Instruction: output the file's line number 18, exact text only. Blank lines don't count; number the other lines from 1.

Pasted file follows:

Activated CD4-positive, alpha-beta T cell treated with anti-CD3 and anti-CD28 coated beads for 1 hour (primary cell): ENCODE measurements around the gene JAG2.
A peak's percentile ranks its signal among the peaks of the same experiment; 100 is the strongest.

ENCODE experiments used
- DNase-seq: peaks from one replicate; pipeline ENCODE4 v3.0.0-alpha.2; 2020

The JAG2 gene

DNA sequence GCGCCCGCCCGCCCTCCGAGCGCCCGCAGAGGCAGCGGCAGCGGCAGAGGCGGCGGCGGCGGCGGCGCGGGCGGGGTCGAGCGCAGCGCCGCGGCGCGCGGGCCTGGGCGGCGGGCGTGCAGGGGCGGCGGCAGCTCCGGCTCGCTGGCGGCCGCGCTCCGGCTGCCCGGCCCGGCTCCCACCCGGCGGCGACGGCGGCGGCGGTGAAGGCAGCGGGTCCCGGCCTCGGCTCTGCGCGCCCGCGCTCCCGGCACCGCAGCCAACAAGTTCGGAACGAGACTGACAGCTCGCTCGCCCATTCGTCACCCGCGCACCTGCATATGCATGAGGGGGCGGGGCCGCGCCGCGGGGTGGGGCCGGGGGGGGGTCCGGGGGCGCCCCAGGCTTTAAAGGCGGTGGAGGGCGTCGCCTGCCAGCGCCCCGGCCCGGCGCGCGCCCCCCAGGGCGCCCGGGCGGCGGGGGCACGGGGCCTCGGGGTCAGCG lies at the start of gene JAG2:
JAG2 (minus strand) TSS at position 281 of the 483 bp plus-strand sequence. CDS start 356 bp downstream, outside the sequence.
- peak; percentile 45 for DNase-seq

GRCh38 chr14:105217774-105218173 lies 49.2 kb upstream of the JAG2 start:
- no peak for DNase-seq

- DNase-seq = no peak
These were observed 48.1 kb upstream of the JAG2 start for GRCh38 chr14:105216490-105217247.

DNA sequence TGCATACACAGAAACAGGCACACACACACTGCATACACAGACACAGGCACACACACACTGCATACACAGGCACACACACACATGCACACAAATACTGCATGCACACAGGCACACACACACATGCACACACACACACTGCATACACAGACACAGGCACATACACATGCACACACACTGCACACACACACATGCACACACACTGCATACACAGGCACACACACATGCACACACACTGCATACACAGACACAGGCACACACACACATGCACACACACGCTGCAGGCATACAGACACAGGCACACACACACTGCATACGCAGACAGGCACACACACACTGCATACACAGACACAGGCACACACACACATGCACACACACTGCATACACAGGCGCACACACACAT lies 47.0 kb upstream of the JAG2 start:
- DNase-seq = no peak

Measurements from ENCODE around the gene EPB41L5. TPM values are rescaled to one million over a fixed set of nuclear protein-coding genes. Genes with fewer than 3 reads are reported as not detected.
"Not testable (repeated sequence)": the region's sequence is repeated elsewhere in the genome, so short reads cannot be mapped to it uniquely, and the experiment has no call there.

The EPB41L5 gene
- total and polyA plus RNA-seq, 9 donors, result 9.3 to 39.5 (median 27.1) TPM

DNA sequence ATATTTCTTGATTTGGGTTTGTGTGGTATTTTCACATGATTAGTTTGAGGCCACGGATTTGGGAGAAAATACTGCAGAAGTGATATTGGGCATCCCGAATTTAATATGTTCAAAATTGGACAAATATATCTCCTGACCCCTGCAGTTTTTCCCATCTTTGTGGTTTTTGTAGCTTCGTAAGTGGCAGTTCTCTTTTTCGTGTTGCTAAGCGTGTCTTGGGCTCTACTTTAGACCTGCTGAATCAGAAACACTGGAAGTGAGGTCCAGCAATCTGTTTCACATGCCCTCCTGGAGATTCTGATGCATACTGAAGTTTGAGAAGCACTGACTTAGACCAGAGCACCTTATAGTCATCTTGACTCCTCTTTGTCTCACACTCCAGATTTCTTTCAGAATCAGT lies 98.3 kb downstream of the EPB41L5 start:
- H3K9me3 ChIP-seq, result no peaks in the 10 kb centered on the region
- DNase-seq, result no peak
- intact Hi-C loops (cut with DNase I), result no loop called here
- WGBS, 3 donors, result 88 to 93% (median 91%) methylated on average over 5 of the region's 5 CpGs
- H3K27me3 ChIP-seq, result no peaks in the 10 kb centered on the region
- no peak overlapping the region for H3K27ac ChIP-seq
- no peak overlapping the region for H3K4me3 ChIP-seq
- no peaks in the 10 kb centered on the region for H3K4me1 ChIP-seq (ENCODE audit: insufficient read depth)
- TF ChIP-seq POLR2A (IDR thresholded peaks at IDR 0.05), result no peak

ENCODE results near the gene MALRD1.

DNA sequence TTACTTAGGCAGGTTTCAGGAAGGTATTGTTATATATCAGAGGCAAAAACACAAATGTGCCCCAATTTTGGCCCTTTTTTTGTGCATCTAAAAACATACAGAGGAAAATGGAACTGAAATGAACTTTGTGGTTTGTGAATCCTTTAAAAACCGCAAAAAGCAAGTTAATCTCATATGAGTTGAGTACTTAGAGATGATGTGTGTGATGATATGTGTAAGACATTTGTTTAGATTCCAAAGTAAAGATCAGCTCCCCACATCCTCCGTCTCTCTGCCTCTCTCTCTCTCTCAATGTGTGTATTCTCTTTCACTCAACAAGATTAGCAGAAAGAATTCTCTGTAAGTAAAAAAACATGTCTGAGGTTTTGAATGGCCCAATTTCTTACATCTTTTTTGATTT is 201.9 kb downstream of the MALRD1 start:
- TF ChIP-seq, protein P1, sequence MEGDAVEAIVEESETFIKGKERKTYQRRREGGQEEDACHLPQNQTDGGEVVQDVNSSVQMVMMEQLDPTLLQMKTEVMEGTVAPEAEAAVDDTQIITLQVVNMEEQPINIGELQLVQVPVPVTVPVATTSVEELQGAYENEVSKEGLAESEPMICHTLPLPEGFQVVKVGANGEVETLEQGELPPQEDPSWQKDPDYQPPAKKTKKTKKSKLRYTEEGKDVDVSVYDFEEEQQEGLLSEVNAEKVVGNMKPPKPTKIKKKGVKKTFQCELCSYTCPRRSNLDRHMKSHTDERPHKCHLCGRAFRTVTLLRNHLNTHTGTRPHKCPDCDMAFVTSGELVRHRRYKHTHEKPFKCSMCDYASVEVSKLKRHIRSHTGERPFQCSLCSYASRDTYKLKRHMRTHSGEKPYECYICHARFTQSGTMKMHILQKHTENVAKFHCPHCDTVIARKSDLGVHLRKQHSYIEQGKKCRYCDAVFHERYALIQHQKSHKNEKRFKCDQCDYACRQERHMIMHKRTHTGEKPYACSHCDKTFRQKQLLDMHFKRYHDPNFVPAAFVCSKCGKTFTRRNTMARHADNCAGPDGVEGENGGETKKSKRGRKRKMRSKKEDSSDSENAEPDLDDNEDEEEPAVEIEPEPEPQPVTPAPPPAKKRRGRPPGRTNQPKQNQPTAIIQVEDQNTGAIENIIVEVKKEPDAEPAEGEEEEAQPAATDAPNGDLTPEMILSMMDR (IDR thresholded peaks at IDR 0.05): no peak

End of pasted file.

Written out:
- total and polyA plus RNA-seq, 9 donors, result 9.3 to 39.5 (median 27.1) TPM